Category Archives: Tips and Tricks

Travel Photography Secrets

The one photo accessory you can’t afford to leave at home

travel tripod
A boat passes under a bridge along a canal in Amsterdam, Netherlands.

With summer travel season quickly approaching, it’s time to think about our photo adventures. Whether you’re in a group or traveling alone, there’s one photo accessory that you simply cannot afford to leave at home, and you already know about it. Continue reading Travel Photography Secrets

Luminar 2018 Updated

Luminar 2018 Jupiter Released by Skylum

Luminar 2018 Jupiter
Luminar 2018 “Jupiter” is a free update to Luminar 2018 users, and boasts significant performance enhancements.

Skylum Software (formerly Macphun) have announced the immediate release of Luminar 2018 “Jupiter.”  I’ve updated to this version and it is much faster and more responsive, especially when I’m working with large files from my Nikon D850. I strongly recommend that current users upgrade to Luminar 2018 Jupiter.

Luminar Jupiter is a free update for existing Luminar 2018 users.

Read my review of Luminar and download my free Luminar Workspaces   Continue reading Luminar 2018 Updated

Texture Blending 101

Texture Blending 101

texture blending 101
Texture blending isn’t hard if you know how to work with Layers.

Step-by-Step Guide to Texture Blending

Texture blending is a fun way to get creative with your photos and transform them into something new and unique. In a nutshell, all you need to add textures is an image editor that supports layers, such as Adobe Photoshop. Some other editors, such as Luminar, have a built-in texture blending feature. Here are the basic steps to get you started, aka “Texture Blending 101.”

  • Open a photograph in your image editor, such as Adobe Photoshop
  • Drag a texture image file from a browser window (I use Photo Mechanic) onto the image editor, or use the “Place Embedded” command in Photoshop and choose a texture file. Note that high-resolution texture images work best, as they won’t produce artifacts during resizing.
  • Size the image to fit over your original photo and press Enter on your keyboard
  • In the Layers panel, blend the texture by changing the blending mode to something other than Normal. Try Multiply, Overlay, Screen, or Hard Light modes for starters. Then adjust the layer opacity to blend in the texture and reveal the photo underneath it.
  • You can also use Layer Masks to blend the texture in. Use brushes to “paint” out the texture from areas of your photo you wish to reveal.
  • Don’t stop there! Try using multiple texture layers, too!
  • Once you’re finished, adjust contrast and color on the final image. You can also finish your images in Lightroom after saving them.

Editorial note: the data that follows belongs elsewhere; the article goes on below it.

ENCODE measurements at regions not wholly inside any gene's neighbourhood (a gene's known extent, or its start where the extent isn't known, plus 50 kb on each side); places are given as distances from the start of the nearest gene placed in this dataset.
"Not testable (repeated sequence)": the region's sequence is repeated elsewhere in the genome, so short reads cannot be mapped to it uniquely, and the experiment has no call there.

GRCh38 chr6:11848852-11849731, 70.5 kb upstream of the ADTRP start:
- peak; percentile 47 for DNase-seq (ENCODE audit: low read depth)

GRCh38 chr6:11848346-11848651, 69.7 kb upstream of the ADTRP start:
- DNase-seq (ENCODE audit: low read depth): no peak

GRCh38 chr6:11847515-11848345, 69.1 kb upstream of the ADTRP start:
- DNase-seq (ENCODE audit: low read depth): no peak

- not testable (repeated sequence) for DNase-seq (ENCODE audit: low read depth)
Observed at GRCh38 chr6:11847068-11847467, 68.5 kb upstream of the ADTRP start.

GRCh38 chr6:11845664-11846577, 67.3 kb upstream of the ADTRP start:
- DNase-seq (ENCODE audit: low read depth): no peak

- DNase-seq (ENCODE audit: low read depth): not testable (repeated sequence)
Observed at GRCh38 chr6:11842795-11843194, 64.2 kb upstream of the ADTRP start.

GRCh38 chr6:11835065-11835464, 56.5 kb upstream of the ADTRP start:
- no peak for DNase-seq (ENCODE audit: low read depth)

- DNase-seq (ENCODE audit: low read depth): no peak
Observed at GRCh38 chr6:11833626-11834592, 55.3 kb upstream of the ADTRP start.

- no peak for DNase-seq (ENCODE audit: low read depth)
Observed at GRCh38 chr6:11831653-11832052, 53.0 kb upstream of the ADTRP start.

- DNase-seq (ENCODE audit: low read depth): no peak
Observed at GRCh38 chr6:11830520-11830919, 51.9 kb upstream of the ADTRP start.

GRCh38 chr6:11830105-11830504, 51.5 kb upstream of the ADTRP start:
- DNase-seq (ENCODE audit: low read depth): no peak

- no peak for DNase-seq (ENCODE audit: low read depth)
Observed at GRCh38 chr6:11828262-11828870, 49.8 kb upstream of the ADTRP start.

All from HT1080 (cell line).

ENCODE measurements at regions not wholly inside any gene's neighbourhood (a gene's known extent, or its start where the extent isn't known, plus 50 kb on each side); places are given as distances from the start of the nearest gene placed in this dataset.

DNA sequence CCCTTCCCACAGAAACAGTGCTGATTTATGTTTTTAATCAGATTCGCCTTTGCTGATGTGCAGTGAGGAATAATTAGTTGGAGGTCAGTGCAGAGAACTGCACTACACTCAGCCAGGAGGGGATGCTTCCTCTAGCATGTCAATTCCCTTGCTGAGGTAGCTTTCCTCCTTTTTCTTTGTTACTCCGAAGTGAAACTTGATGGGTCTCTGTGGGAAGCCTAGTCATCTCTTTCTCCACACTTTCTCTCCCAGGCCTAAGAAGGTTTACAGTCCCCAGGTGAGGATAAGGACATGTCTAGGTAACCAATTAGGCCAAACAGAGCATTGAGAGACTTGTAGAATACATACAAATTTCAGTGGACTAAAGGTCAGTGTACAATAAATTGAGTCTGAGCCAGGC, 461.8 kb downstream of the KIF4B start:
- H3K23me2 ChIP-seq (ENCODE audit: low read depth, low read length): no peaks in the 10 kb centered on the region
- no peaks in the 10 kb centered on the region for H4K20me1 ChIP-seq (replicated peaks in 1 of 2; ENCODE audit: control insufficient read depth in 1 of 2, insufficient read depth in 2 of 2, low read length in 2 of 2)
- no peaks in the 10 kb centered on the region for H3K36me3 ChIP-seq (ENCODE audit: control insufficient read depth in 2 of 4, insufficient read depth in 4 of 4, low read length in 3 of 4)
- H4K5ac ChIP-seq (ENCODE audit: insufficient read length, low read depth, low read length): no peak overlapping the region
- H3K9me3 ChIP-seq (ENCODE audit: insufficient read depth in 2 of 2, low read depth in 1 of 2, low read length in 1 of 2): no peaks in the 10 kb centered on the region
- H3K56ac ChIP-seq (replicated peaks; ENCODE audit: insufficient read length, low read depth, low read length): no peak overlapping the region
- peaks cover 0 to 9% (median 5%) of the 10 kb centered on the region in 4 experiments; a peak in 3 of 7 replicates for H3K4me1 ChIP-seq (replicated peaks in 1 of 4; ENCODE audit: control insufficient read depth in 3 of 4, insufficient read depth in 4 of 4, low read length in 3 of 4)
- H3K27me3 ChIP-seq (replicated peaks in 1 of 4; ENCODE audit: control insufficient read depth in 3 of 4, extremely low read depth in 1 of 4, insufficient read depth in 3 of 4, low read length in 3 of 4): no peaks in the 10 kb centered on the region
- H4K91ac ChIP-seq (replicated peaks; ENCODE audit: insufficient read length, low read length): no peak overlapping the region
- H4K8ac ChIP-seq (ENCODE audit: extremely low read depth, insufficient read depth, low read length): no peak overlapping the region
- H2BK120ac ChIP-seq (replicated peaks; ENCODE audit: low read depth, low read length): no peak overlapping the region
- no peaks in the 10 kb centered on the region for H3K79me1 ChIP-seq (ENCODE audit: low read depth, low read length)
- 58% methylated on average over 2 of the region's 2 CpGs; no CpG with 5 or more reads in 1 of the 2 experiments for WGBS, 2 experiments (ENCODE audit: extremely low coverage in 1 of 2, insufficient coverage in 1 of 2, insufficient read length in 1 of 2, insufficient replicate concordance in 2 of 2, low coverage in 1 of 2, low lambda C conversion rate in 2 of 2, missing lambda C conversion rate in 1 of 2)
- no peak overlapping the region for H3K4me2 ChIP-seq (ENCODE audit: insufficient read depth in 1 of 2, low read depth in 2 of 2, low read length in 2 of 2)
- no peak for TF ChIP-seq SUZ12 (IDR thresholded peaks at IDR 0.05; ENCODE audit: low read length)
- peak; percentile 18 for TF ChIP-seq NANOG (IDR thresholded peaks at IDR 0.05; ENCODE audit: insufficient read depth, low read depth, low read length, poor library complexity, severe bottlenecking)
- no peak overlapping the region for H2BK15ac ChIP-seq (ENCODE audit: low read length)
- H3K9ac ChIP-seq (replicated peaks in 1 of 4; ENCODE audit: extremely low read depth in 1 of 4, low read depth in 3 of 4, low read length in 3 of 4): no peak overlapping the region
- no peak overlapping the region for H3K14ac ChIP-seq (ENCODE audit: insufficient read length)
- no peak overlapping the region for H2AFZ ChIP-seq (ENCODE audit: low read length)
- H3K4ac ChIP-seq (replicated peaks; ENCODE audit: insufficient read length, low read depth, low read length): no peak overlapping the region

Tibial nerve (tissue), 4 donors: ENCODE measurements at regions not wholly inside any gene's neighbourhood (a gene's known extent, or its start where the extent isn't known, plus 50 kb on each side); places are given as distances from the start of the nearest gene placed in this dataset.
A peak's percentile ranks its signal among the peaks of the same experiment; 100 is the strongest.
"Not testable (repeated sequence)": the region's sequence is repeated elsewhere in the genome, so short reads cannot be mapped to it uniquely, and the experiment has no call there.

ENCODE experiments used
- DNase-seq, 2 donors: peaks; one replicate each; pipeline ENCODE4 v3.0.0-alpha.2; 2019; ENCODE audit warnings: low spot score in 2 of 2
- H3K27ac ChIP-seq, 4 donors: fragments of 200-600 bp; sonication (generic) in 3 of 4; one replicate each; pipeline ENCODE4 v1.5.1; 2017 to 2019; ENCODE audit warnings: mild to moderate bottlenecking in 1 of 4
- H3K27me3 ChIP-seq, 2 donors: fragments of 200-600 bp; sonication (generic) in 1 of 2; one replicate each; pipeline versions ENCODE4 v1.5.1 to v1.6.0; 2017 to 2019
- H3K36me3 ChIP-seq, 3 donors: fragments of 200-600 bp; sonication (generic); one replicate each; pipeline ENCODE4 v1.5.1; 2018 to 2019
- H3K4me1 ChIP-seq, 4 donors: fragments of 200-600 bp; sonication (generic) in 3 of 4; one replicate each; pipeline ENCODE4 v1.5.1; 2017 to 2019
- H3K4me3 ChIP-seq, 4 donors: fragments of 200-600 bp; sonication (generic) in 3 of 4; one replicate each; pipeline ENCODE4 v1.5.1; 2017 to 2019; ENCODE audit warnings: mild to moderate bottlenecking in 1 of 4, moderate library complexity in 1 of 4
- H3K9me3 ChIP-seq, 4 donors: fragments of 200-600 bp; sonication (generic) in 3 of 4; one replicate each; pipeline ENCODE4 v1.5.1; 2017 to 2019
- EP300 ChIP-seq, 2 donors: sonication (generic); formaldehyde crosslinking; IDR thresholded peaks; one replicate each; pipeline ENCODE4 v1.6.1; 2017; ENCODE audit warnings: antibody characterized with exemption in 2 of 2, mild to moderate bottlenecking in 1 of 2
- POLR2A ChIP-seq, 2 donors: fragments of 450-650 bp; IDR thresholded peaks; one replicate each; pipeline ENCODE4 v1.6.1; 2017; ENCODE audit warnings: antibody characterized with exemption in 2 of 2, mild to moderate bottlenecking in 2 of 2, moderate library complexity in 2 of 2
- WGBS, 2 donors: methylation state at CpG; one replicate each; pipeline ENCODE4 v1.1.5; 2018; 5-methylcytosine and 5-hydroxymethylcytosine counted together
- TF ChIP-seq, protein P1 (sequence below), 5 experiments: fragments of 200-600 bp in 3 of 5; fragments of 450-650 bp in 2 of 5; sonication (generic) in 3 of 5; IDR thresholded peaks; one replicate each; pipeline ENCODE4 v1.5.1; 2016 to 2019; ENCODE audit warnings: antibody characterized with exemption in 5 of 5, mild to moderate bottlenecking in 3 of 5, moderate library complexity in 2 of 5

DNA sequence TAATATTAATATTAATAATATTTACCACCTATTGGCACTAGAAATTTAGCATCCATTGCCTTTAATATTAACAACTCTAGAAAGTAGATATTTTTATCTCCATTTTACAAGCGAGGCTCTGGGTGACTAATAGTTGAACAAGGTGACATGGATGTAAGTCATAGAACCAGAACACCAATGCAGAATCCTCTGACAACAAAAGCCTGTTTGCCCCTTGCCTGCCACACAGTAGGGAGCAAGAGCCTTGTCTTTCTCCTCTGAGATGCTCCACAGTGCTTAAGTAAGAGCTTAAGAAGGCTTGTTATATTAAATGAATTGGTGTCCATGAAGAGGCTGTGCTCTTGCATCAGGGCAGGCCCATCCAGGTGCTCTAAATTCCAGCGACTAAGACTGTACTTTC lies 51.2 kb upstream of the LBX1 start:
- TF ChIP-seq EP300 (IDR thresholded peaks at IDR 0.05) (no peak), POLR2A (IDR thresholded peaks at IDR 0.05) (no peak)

Get Textures!

I’m pleased to offer four different royalty-free texture packs.

  • Luminescent Painterly Textures
  • Abstract Painterly Textures
  • Digital Painterly Textures
  • Digital Painterly Expansion Set

Each set of textures includes high-resolution (24 megapixel) royalty-free images and a PDF quick-start guide.

Lightroom Classic CC 7.3 Update

What’s New in Lightroom Classic CC 7.3 (April, 2018)

Lightroom Classic CC 7.3
In Lightroom Classic CC 7.3, camera profiles are now at the very top of the interface, in the Basic Panel.

Yesterday, Adobe released Lightroom Classic CC 7.3. It includes some of the biggest changes to the Adobe Lightroom Develop Module in quite some time, so let’s take a look at what’s new in Lightroom Classic CC 7.3.  Continue reading Lightroom Classic CC 7.3 Update

My Go-To Focus Setting For Birds In Flight

Better BIFs Starts With Better Focus

Nikon Group Area AF
Good flight shots start with fast focus acquisition.

I’ll be the first to admit that I’ve struggled with photographing birds in flight for years. The number one problem I and others have is focus acquisition. With birds in flight (BIFs), the ideal situation is to lock focus early while the animal is still at distance, track the approaching bird, and then capture a rapid burst of shots when the bird begins to fill the frame.

For me, my struggles have always been two-fold. First, when birds are very far away, it’s often hard for the camera to discern the difference between the subject and the background. Often times the camera will focus on the background instead of the bird. When this happens, you need to quickly re-cycle the focus system (pump the focus). The other challenge is when the bird drops below a background object such as trees or a mountain ridge. Again, the focus system can quickly lose track of the subject unless it’s fairly large in the frame. Continue reading My Go-To Focus Setting For Birds In Flight